Haystax Technology, a McLean-based company that helps Super Bowl organizers and government agencies track security threats by analyzing millions of web-based data points, is embarking on a company-wide pivot towards helping organizations identify “insider threats;” employees who leak confidential information.

The company announced Thursday morning that it is getting $4 million from Kansas City businessman Gary Fish to help scale the new line of business.

Haystax is a unique conglomerate of technology companies that plays at the intersection of physical security, cybersecurity and information technology. The firm was founded in 2012 by uniting two analytics firms, FlexPoint Technology and Digital Sandbox, with backing from Chicago private equity firm Edgewater. In 2014, it bought government information technology contractor NetCentrics, helping it grow to more than $100 million in revenue.

“The whole idea with that is to acquire a couple of companies and create something where the whole is greater than the sum of the parts,” Haystax chief executive Bryan Ware said of the combination.

At the beginning of 2016, Ware started drawing up plans to transition his company towards corporate cybersecurity with a new focus on insider threats, de-emphasizing government and intelligence work.

Like many in D.C.’s government-centric technology community, Haystax will be selling private corporations a solution that was originally developed for the government.

After Wikileaks started publishing reams of classified information in 2010, Ware’s company started working on an organization-wide behavioral analytics service meant to track the risk that any given employee might leak confidential data. At its core was an algorithm meant to weigh “whether someone is becoming more trustworthy over time or less trustworthy over time” by triangulating different sources of electronically-obtained information.

The algorithm looks at whether employees pay their bills, scans public records like divorce proceedings and arrest warrants and collects background information such as whether the employee finished high school. It tracks badge data pinpointing when employees enter a building in the morning and when they leave, alongside different sorts of network and computer log-in data.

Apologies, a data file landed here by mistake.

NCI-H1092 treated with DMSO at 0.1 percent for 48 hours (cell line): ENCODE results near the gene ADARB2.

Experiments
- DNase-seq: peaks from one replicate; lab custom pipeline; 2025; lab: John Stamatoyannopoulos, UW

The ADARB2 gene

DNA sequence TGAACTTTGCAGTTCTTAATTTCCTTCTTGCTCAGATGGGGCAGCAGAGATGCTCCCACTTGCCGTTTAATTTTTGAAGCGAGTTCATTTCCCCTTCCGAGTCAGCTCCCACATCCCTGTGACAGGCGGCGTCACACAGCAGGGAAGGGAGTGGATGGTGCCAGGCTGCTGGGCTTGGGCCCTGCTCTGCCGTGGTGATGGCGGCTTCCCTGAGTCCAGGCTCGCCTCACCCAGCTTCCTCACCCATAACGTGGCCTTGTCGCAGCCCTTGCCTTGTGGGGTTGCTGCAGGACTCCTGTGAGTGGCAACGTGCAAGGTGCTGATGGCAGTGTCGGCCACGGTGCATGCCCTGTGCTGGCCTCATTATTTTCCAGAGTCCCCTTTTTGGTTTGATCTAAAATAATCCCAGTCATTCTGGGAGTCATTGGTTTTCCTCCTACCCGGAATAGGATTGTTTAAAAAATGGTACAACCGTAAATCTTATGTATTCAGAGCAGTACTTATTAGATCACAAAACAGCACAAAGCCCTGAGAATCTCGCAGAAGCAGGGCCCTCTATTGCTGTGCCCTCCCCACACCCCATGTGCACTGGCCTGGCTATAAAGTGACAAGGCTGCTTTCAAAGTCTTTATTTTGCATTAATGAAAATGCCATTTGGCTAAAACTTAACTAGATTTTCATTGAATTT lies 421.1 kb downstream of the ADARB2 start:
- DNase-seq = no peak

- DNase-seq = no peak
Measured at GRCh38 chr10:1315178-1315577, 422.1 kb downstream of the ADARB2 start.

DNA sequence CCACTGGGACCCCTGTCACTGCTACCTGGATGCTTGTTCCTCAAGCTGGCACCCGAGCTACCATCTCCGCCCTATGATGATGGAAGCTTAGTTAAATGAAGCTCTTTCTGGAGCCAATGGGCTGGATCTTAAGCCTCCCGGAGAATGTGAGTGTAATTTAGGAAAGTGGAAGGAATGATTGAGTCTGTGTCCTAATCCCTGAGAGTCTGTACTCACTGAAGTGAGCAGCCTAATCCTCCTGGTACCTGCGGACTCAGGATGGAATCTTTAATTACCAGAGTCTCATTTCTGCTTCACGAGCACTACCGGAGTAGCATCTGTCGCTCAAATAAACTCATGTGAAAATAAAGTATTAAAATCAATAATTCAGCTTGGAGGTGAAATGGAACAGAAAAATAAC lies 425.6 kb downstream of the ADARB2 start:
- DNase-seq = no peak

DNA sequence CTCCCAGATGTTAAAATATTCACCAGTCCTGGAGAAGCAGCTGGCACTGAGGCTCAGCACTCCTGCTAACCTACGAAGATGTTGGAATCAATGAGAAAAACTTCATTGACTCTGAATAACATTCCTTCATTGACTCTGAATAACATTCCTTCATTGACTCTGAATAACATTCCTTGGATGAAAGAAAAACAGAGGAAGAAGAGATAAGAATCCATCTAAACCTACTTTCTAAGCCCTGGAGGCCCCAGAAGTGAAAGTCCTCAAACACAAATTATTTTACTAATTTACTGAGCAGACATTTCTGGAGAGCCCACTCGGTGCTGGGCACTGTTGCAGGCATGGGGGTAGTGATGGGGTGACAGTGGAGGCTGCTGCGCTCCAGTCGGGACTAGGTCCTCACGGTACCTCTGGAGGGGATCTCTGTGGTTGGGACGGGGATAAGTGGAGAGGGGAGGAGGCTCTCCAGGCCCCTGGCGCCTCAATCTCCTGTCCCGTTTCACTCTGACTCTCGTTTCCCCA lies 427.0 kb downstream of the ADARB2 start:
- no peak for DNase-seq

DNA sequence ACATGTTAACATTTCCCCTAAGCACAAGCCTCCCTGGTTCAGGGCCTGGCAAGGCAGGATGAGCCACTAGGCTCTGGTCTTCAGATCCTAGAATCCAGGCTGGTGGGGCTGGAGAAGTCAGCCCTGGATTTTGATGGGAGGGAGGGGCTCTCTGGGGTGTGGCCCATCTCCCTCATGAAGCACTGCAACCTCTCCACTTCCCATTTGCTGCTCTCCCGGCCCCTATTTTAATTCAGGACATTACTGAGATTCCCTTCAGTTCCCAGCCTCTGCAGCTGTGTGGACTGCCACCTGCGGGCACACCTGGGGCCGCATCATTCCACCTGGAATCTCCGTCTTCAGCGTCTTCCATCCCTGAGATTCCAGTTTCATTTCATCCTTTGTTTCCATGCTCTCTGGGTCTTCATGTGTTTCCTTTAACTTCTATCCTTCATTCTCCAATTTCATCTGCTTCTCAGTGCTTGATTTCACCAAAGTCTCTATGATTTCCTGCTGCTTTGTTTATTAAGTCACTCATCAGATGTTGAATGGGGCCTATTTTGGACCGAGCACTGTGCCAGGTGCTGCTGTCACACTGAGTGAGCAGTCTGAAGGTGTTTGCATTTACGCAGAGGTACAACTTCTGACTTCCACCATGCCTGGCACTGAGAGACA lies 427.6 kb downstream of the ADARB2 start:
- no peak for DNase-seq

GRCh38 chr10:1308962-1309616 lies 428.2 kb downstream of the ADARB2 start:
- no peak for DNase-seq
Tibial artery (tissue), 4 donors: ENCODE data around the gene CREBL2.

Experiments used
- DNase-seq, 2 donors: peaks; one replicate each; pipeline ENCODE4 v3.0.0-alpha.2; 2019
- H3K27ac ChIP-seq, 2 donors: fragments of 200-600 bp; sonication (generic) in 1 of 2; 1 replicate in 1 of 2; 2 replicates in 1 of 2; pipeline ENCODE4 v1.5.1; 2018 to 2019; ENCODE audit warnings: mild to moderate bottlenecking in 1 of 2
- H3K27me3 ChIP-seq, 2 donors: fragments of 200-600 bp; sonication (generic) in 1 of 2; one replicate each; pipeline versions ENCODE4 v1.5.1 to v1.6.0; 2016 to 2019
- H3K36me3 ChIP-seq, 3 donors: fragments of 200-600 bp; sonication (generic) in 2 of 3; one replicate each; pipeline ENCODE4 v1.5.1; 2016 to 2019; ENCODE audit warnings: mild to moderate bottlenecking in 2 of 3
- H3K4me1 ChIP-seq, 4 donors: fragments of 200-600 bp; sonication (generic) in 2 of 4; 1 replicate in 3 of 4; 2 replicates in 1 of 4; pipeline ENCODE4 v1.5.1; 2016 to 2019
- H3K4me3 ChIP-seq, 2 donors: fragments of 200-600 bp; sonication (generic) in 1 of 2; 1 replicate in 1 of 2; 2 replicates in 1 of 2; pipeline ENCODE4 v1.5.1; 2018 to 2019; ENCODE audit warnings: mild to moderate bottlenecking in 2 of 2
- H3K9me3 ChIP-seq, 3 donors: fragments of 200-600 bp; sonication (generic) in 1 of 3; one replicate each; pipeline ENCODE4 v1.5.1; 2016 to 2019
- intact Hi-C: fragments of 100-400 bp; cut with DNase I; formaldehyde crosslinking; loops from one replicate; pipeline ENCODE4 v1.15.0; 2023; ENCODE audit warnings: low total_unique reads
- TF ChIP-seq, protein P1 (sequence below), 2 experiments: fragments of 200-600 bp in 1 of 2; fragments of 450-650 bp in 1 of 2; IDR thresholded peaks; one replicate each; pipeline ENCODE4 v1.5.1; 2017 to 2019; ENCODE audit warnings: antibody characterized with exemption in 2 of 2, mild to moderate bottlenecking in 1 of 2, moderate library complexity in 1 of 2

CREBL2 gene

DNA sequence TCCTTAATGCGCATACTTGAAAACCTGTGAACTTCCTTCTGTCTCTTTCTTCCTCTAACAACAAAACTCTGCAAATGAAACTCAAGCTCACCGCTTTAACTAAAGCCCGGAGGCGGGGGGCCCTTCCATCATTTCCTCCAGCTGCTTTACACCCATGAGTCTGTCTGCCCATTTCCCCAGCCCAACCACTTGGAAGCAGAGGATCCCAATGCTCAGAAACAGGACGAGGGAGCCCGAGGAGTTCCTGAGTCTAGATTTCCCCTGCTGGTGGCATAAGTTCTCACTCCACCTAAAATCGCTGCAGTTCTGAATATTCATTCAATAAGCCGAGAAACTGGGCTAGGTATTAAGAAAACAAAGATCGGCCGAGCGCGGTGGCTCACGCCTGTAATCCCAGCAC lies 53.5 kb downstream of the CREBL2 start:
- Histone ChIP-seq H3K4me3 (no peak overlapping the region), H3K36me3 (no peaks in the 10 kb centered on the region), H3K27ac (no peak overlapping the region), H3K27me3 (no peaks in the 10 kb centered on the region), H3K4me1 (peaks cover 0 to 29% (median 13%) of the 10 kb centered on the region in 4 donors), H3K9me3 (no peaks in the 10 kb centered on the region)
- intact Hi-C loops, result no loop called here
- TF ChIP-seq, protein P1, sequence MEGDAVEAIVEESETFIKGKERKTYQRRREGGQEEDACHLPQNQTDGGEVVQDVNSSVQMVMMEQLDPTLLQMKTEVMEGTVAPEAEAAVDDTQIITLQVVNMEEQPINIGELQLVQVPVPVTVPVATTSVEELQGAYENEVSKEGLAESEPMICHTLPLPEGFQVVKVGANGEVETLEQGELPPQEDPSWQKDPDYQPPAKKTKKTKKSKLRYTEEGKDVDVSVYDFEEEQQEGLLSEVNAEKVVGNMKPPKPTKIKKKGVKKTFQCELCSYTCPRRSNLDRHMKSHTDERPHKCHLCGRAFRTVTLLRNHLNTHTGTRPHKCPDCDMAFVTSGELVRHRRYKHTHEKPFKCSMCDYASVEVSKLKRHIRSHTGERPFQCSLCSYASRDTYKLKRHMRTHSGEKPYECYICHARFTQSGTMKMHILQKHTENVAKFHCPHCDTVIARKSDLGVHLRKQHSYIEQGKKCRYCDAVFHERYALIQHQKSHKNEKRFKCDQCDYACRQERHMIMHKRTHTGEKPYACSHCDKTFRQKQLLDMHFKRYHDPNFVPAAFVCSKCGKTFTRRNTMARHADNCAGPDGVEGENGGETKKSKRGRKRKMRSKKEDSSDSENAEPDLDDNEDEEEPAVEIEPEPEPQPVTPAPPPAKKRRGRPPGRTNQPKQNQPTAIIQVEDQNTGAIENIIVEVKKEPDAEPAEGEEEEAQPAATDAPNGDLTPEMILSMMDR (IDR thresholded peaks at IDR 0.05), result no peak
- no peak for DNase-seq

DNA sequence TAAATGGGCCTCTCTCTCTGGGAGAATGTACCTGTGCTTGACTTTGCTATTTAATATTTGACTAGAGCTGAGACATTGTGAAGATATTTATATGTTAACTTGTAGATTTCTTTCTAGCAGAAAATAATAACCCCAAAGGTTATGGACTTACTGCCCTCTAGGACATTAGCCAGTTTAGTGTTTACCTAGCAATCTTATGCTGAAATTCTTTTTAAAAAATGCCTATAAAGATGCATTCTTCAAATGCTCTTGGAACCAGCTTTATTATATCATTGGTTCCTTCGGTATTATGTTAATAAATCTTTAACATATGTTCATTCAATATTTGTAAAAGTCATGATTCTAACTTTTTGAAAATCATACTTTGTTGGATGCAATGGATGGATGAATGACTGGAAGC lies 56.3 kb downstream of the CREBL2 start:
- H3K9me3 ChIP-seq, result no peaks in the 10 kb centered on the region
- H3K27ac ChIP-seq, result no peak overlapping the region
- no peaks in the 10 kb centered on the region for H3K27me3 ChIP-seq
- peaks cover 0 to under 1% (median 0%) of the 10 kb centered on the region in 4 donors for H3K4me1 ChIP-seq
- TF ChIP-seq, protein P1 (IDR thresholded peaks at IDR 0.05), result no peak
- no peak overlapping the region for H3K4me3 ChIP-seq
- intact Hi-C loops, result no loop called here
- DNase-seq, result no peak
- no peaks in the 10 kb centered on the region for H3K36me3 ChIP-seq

Ware says he has seen interest from large financial institutions worried about insider threats, and already sells analytical services to large corporations including National Australia Bank. But focusing on commercial work will be something of a new direction for Haystax.

The company‘s newest benefactor, Fish, is a serial entrepreneur who has founded and sold multiple companies.

Fish founded FishNet Security in 1996 when the security industry was still in its infancy, and sold it to private equity giant Blackstone in 2014. His latest project is a technology incubator he calls Fishtech Labs, which incubates cybersecurity companies out of offices in Kansas City, Mo. Fish uses Fishtech as a vehicle to invest his own money in technology companies across the U.S.

He says he wants to play a close advisory role in helping companies grow and find business. He says he plans to pick security companies whose technology platforms can work in tandem, allowing them to sell to the same customers when appropriate.

“We have a broad portfolio of customers that we can introduce these companies to,” Fish said. “They can graft off each other and introduce each other to their customers as well.’